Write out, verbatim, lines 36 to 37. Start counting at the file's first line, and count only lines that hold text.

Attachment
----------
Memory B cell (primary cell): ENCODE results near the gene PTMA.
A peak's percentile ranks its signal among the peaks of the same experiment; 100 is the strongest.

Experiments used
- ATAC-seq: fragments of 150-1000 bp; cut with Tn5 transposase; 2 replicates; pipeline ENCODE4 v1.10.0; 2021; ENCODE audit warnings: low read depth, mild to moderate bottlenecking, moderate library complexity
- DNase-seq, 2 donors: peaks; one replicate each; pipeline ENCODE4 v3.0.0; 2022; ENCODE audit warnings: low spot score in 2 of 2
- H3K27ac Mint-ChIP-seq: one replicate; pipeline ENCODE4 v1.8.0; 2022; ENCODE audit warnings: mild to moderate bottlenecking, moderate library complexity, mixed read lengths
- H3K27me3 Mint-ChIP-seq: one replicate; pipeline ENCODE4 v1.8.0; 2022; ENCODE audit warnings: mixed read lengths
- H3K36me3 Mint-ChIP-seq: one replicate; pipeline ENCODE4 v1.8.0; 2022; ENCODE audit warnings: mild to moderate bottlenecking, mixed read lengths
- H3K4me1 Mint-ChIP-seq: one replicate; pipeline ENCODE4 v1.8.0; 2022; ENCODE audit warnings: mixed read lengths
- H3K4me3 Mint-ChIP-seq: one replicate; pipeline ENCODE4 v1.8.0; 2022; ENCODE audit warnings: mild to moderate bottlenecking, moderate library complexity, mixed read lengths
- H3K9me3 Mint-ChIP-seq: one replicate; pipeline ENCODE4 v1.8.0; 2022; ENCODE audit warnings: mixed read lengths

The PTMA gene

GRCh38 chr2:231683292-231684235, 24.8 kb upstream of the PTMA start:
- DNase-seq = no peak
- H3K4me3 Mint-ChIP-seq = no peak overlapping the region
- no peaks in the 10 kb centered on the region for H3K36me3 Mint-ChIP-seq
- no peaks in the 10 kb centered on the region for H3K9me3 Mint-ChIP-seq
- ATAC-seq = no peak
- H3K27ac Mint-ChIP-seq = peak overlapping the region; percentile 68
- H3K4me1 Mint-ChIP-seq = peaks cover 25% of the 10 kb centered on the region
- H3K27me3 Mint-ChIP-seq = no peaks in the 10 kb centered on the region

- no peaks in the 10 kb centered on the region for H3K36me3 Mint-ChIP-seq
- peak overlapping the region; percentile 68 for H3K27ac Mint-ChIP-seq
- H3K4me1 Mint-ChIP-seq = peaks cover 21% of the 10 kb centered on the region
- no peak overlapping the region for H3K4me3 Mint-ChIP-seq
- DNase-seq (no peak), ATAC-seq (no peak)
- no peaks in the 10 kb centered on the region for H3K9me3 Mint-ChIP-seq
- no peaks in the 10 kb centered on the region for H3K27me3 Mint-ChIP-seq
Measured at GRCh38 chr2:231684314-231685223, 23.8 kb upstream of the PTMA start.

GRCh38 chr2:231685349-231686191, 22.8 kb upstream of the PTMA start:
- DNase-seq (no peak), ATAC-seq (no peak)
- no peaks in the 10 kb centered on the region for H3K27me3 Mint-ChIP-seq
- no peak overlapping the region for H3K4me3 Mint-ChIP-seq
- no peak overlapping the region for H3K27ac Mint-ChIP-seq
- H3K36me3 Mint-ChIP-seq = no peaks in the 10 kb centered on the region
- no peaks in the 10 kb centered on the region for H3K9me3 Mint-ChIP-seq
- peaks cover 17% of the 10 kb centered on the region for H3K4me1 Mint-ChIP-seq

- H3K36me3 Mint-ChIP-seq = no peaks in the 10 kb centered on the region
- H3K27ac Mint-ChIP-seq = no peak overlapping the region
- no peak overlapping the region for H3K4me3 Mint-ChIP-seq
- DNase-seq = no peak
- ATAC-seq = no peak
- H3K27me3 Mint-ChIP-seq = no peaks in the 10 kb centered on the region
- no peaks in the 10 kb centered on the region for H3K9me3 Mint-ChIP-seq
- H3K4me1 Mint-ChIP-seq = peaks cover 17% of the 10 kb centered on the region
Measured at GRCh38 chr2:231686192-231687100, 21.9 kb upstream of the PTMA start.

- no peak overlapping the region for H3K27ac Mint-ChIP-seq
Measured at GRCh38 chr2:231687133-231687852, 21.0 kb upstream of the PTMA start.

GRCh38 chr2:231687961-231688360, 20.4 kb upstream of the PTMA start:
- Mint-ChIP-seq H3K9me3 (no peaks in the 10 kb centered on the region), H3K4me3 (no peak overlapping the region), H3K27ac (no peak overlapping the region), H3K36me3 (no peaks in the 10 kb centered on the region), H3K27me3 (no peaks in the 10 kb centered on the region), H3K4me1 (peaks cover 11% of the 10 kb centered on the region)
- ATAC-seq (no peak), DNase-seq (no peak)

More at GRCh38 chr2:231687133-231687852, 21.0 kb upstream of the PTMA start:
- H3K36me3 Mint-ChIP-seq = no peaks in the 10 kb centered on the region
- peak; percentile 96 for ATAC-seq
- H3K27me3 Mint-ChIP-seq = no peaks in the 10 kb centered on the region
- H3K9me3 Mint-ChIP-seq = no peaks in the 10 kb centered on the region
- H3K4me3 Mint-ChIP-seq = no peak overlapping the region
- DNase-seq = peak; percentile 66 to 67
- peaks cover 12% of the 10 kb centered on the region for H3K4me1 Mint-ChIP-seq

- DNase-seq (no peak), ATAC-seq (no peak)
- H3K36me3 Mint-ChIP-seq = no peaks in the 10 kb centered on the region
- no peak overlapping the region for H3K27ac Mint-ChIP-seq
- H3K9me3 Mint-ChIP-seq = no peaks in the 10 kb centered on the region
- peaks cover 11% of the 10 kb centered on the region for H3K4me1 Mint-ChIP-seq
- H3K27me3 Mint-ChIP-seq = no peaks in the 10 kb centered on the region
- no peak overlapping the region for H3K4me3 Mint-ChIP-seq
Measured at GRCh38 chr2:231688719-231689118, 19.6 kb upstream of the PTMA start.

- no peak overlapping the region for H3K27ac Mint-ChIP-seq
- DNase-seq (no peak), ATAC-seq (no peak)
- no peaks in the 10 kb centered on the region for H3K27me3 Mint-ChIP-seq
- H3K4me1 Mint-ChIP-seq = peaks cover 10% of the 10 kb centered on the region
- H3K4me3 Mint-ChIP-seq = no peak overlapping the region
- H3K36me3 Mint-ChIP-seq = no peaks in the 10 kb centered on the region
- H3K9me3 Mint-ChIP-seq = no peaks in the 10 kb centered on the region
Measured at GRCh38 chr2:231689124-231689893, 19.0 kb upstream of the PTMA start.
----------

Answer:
- no peaks in the 10 kb centered on the region for H3K9me3 Mint-ChIP-seq
- peaks cover 17% of the 10 kb centered on the region for H3K4me1 Mint-ChIP-seq